Program Template photo identifier

Air Quality Program

A photograph of a combine (large tractor) mowing wheat.

Agricultural Burning

The way agricultural burning is managed is changing in the Northwest, with Washington leading the way. This change is part of a comprehensive revision of the state's air pollution laws that affects not just agriculture, but many other commercial, individual and governmental activities. The Clean Air Washington Act of 1991 (Chapter 70.94 RCW) states that those who contribute to air pollution will share the job of protecting air quality.

Agricultural burning is setting fire to:

  • Crop residue after harvest in order to reduce excess plant material and hinder pest infestations
  • Fruit tree debris from orchards after pruning or tree removal
  • Cereal grain (wheat, barley, corn, and oats) stubble after harvest

Agricultural burn permit application

You must have an agricultural burn permit to do any agricultural burning.

While it is legal to burn for approved agronomic reasons with a permit, it is not legal to allow smoke to impact others. The agricultural burning of field crop residue and orchard tear-out residue can directly impact the safety and health of citizens breathing the smoke-filled air. See Chapter 173-430 WAC - Agricultural Burning for more information.

Permit Fees

Fees for agricultural burn permits changed in 2012.

Agricultural Burning Fee Schedule


Minimum Fee

Variable Fee

Field burning $37.50 first 10 acres $3.75 for each additional acre
Spot burning $37.50 for 10 acres or less none
Pile burning $80 for first 80 tons $1 for each additional ton


Agricultural Burning Fee Distribution


Permitting Authority Administration


Smoke Management

Field burning minimum fee $15 none $22.50
Field burning variable fee $1.25 $0.50 $2
Spot burning fee $15 none $22.50
Pile burning minimum fee $16 $16 $48
Pile burning variable fee $0.10 per ton $0.10 per ton $0.80 per ton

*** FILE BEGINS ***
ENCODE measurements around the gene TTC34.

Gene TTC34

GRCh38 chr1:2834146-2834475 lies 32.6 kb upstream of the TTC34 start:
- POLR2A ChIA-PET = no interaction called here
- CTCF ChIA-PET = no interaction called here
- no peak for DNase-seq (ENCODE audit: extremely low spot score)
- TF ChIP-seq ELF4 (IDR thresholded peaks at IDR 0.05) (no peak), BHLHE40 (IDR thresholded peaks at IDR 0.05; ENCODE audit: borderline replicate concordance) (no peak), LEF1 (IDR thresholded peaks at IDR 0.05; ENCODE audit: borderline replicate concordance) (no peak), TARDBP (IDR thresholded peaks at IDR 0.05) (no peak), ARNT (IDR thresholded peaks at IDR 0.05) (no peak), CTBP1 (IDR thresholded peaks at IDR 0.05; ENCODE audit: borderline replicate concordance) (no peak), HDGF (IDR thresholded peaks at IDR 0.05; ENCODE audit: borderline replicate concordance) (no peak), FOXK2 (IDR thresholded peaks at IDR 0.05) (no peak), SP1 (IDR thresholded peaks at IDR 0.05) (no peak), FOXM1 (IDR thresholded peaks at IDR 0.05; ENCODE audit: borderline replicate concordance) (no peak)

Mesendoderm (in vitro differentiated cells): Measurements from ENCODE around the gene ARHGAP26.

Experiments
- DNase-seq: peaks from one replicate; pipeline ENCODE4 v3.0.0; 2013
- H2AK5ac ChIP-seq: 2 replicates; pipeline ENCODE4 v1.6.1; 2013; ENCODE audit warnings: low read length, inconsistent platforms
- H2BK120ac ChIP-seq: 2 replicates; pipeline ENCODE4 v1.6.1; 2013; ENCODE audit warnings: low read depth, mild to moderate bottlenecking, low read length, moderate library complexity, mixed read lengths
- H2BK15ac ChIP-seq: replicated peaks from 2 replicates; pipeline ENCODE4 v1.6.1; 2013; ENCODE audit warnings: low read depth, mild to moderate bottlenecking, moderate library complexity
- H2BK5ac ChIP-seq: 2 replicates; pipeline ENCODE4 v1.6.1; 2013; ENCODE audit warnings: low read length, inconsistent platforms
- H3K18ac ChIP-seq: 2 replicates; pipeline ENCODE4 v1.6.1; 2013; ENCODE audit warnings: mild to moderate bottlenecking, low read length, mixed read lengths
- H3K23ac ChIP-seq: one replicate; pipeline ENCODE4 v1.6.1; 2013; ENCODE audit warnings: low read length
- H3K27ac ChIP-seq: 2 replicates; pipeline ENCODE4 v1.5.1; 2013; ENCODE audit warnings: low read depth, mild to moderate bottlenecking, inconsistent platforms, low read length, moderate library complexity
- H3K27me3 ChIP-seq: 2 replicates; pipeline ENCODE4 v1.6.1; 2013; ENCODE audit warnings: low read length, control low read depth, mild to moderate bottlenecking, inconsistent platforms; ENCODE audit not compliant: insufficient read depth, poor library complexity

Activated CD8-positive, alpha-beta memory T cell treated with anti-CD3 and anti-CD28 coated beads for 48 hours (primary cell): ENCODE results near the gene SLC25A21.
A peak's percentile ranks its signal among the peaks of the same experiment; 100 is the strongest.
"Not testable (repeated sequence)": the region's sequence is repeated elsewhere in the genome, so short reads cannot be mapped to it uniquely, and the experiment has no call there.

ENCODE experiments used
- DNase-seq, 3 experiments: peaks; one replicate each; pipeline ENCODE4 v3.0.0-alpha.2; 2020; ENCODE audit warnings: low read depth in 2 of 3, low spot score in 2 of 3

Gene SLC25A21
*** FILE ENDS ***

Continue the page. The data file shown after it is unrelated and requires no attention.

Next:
The Agricultural Burning Practices and Research Task Force determined the above fee levels and distribution schedule at its last regular meeting on November 8, 2011 (as required by WAC 173-430-042). This determination was followed by a public hearing and response to public comments, as also required by the WAC. View the comments received on the fee changes and Ecology's response to each comment.

The legislature directed Ecology in language attached to the 2012 budget package to make these fee changes effective July 1, 2012.

Daily Burn/No Burn Decision

To help reduce smoke-related environmental and health concerns, Ecology makes a daily burn/no burn decision called the "burn call" for agricultural burning permit holders. The burn call provides daily current and forecasted air quality conditions and burn decisions to the public. For burn call information:

You can also use the links below to subscribe or unsubscribe from email lists used to distribute the daily burn decisions.

ERO listserv (Adams, Asotin, Columbia, Ferry, Franklin, Garfield, Grant, Lincoln, Pend Oreille, Stevens, Walla Walla, and Whitman Counties)

CRO listserv (Chelan, Douglas, Kittitas, Klickitat, and Okanogan Counties)

The Ecology regional office responsible for the county makes the daily burn decision for that county. If you have questions about the daily burn decision, contact the appropriate office for your county:

Eastern Regional Office: 509-329-3400
Adams, Asotin, Columbia, Ferry, Franklin, Garfield, Grant, Lincoln, Pend Oreille, Stevens, Walla Walla, and Whitman Counties

Central Regional Office: 509-575-2490
Chelan, Douglas, Kittitas, Klickitat, and Okanogan Counties

Post-Burn Reporting Forms (aka Blue Cards)

Contact us for these counties: Adams, Asotin, Columbia, Ferry, Franklin, Garfield, Grant, Lincoln, Pend Oreille, Stevens, Walla Walla, and Whitman Counties

Contact us for these counties: Chelan, Douglas, Kittitas, Klickitat and Okanogan Counties

Contacts for other counties


Daily burn decision email list

Alternatives to burning

Burn zone maps

Best Management Practices for burning

Washington clean air agencies